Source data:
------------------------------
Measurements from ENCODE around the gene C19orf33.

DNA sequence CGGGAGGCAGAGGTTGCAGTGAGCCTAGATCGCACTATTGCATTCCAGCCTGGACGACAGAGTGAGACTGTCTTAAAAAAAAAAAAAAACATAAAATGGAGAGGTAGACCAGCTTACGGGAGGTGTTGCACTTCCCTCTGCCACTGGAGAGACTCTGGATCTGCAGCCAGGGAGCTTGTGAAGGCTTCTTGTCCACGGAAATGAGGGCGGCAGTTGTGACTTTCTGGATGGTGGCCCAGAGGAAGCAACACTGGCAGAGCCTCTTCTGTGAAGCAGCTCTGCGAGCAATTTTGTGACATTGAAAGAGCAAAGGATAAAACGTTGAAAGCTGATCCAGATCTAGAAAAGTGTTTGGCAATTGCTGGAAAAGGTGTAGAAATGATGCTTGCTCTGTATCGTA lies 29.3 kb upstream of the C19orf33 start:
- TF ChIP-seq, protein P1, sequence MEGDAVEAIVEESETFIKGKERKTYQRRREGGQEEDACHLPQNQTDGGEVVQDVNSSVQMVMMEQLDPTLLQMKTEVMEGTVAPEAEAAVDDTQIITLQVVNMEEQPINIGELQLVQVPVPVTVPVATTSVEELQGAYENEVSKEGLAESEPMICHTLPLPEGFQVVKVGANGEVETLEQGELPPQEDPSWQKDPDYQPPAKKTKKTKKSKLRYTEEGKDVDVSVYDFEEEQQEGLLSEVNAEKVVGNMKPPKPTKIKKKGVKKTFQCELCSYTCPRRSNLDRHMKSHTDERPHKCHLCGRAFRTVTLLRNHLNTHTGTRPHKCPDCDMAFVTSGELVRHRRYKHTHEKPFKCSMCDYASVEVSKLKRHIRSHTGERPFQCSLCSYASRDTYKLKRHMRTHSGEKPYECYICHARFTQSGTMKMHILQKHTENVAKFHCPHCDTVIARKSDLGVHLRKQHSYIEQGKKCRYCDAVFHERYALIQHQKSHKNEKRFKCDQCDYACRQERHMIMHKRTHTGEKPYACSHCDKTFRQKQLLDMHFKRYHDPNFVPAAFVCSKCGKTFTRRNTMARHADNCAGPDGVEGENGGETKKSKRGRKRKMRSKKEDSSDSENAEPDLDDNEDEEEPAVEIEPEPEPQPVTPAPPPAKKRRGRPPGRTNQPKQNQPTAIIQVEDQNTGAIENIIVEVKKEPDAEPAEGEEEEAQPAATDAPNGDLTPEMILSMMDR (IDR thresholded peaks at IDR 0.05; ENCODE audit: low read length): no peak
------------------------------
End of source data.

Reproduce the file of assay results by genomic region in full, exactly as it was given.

Measurements from ENCODE around the gene C19orf33.

DNA sequence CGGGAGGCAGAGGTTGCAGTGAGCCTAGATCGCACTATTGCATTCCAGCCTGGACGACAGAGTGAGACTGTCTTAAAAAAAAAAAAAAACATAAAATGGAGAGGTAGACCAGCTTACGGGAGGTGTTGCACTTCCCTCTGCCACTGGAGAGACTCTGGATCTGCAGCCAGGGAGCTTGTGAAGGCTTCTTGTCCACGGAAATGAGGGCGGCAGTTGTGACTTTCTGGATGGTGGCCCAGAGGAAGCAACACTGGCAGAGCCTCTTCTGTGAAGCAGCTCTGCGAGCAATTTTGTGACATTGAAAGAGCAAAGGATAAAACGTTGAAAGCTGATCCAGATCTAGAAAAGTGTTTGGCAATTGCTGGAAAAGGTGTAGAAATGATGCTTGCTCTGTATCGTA lies 29.3 kb upstream of the C19orf33 start:
- TF ChIP-seq, protein P1, sequence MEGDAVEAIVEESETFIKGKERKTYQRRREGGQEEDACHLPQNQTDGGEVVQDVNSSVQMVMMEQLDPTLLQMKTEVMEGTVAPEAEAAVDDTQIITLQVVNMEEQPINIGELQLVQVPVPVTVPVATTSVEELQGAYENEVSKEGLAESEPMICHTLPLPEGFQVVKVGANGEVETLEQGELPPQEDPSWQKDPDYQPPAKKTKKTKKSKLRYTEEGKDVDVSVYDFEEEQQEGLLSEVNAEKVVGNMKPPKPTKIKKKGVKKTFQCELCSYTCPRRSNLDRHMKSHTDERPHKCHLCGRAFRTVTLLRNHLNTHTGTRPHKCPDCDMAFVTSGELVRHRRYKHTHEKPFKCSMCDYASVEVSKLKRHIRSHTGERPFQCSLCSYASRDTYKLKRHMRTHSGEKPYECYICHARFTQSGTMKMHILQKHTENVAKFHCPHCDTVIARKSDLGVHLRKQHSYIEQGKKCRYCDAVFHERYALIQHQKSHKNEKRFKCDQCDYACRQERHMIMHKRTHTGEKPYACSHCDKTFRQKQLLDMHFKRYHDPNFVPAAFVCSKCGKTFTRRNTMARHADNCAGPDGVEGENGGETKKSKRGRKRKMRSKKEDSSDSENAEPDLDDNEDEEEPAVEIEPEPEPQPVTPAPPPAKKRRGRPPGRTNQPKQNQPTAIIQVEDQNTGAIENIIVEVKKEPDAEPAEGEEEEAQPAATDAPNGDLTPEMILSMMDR (IDR thresholded peaks at IDR 0.05; ENCODE audit: low read length): no peak